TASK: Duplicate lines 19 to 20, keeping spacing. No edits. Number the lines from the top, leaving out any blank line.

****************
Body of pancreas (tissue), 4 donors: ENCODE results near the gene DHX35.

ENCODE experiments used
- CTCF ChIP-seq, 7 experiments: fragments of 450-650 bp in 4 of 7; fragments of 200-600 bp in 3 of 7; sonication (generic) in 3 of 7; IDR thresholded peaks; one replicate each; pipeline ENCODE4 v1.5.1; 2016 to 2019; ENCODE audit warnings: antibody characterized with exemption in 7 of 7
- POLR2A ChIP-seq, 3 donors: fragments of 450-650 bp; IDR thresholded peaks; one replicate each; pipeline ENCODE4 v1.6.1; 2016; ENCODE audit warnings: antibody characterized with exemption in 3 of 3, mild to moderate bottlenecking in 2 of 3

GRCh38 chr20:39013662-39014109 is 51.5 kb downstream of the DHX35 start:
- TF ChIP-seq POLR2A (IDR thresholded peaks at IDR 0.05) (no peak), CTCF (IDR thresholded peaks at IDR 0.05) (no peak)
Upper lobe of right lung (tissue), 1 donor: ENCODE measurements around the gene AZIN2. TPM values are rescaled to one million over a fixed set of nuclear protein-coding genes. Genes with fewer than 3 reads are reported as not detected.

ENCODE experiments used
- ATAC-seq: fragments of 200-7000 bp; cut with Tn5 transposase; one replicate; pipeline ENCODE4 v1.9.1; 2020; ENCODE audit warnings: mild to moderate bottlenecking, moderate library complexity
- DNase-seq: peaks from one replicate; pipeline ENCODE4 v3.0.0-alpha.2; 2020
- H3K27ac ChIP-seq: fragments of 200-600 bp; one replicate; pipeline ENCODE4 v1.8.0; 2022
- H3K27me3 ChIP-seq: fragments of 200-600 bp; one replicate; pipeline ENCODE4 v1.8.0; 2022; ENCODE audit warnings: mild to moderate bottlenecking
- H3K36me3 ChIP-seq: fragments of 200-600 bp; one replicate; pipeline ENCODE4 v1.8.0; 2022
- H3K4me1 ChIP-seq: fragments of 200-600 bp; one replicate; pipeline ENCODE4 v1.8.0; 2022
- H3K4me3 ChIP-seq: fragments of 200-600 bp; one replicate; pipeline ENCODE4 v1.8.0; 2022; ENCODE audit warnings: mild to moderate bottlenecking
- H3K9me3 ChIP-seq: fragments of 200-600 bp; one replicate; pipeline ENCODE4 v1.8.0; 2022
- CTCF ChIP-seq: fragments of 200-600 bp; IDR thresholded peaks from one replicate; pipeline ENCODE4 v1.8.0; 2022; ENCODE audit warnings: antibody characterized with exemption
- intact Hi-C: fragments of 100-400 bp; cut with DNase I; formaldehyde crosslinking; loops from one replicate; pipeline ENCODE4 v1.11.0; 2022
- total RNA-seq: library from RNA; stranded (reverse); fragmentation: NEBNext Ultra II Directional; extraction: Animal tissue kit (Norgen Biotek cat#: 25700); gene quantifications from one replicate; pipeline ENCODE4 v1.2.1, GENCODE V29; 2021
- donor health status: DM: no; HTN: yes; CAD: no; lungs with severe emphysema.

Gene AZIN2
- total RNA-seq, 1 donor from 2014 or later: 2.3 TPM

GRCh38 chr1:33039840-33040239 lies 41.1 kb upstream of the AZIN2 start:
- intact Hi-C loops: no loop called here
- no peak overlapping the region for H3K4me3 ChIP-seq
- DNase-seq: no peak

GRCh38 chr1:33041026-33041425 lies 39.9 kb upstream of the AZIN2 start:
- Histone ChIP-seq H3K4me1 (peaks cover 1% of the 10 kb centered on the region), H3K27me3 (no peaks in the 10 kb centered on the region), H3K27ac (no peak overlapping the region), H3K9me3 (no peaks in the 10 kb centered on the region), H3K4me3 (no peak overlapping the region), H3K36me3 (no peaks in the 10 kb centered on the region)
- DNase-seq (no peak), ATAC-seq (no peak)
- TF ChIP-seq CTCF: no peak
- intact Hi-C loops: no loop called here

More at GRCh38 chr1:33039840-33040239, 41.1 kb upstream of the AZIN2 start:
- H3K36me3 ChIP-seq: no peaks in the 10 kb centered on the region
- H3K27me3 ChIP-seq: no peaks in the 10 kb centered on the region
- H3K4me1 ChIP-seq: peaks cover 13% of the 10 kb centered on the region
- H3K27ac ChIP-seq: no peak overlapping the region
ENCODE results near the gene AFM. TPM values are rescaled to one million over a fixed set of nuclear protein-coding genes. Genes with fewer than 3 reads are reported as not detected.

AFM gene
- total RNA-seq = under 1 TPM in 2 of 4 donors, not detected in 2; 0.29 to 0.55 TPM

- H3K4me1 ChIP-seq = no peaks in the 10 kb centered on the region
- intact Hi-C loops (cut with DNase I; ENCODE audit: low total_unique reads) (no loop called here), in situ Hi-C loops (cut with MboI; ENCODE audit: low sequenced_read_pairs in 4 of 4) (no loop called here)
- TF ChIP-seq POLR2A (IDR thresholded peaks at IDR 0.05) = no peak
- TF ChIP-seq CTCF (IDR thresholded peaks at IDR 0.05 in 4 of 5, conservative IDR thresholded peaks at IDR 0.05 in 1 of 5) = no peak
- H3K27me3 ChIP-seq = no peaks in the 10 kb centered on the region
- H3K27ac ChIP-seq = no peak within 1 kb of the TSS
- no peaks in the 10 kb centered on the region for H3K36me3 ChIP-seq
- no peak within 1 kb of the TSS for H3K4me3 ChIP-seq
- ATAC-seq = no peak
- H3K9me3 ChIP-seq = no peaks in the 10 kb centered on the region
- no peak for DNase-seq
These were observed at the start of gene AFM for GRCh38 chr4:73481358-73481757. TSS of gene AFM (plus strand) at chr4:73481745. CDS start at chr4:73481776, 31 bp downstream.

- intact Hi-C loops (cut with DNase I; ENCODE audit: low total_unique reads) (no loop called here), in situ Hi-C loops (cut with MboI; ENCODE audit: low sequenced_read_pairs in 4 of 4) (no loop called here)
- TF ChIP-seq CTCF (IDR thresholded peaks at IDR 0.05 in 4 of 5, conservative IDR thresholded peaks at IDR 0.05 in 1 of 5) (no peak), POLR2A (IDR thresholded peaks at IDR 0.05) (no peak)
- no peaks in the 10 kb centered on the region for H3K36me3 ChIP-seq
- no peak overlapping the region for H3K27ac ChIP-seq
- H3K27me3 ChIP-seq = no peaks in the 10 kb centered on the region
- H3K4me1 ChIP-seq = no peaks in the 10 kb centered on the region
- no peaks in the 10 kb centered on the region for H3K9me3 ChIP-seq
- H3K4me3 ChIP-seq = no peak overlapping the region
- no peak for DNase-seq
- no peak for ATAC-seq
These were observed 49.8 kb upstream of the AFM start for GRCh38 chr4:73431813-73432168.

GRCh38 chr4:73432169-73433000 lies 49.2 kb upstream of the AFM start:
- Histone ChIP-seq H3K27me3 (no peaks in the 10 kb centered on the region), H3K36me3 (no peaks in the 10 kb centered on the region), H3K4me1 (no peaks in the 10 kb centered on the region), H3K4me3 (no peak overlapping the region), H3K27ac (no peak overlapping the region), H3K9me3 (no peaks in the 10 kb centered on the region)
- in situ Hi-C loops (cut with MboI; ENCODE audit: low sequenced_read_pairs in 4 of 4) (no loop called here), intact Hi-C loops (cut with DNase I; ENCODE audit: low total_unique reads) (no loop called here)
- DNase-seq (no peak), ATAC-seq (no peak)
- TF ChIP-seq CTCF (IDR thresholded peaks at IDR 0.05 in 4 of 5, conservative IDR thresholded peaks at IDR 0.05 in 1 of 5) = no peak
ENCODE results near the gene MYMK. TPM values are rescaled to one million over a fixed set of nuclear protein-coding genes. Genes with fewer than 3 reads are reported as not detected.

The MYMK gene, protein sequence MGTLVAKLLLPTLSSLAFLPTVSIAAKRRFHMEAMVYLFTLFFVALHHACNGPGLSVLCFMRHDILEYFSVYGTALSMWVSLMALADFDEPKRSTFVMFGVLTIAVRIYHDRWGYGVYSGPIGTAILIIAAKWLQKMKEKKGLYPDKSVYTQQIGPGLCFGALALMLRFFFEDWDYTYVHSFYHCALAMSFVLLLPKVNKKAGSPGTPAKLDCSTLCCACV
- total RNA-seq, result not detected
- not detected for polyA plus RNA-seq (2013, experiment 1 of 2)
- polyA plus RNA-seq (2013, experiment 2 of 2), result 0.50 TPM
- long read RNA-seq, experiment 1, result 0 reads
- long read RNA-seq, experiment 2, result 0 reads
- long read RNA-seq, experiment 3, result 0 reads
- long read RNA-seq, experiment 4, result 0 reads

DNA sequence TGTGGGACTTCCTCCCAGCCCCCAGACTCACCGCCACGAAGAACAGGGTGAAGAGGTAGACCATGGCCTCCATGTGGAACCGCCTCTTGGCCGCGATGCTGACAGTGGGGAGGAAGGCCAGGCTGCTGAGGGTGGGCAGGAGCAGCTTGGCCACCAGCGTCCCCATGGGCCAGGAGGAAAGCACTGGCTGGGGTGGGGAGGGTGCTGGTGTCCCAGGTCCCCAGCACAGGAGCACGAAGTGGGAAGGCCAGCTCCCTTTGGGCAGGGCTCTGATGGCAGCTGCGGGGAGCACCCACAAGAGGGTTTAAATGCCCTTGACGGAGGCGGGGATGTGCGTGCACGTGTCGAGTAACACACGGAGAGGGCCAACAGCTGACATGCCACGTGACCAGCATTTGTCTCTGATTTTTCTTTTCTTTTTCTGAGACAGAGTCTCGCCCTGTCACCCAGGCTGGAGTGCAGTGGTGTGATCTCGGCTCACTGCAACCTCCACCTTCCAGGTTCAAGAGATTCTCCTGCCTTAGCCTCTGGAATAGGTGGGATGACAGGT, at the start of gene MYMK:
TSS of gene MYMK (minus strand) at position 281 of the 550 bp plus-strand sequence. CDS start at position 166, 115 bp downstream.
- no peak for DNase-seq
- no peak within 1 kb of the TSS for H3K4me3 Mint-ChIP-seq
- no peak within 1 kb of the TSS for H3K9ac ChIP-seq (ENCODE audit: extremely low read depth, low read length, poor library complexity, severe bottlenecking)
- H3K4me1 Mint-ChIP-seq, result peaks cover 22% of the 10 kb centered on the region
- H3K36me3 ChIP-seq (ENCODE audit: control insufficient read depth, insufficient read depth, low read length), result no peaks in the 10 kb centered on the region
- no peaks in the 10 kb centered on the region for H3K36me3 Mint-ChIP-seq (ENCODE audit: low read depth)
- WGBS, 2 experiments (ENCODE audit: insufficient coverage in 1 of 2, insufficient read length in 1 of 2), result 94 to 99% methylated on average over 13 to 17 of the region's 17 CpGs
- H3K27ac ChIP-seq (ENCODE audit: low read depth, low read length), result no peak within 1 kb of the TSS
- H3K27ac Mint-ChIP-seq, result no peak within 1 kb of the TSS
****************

- total RNA-seq: library from RNA; stranded (reverse); fragmentation: NEBNext Ultra II Directional; extraction: Animal tissue kit (Norgen Biotek cat#: 25700); gene quantifications from one replicate; pipeline ENCODE4 v1.2.1, GENCODE V29; 2021
- donor health status: DM: no; HTN: yes; CAD: no; lungs with severe emphysema.